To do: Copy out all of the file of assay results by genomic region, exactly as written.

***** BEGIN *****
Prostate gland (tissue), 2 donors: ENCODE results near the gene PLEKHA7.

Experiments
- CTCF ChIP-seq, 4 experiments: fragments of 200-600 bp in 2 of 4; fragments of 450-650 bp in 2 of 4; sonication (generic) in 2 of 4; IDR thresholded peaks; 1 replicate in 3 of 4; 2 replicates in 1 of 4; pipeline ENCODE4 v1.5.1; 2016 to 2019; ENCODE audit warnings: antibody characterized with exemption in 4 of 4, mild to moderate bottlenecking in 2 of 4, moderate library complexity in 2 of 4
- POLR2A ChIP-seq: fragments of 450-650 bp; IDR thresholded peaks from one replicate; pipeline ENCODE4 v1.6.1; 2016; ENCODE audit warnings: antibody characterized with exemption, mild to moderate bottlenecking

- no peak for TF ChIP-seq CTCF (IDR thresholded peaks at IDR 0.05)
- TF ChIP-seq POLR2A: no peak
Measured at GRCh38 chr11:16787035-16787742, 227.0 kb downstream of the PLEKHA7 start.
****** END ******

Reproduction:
Prostate gland (tissue), 2 donors: ENCODE results near the gene PLEKHA7.

Experiments
- CTCF ChIP-seq, 4 experiments: fragments of 200-600 bp in 2 of 4; fragments of 450-650 bp in 2 of 4; sonication (generic) in 2 of 4; IDR thresholded peaks; 1 replicate in 3 of 4; 2 replicates in 1 of 4; pipeline ENCODE4 v1.5.1; 2016 to 2019; ENCODE audit warnings: antibody characterized with exemption in 4 of 4, mild to moderate bottlenecking in 2 of 4, moderate library complexity in 2 of 4
- POLR2A ChIP-seq: fragments of 450-650 bp; IDR thresholded peaks from one replicate; pipeline ENCODE4 v1.6.1; 2016; ENCODE audit warnings: antibody characterized with exemption, mild to moderate bottlenecking

- no peak for TF ChIP-seq CTCF (IDR thresholded peaks at IDR 0.05)
- TF ChIP-seq POLR2A: no peak
Measured at GRCh38 chr11:16787035-16787742, 227.0 kb downstream of the PLEKHA7 start.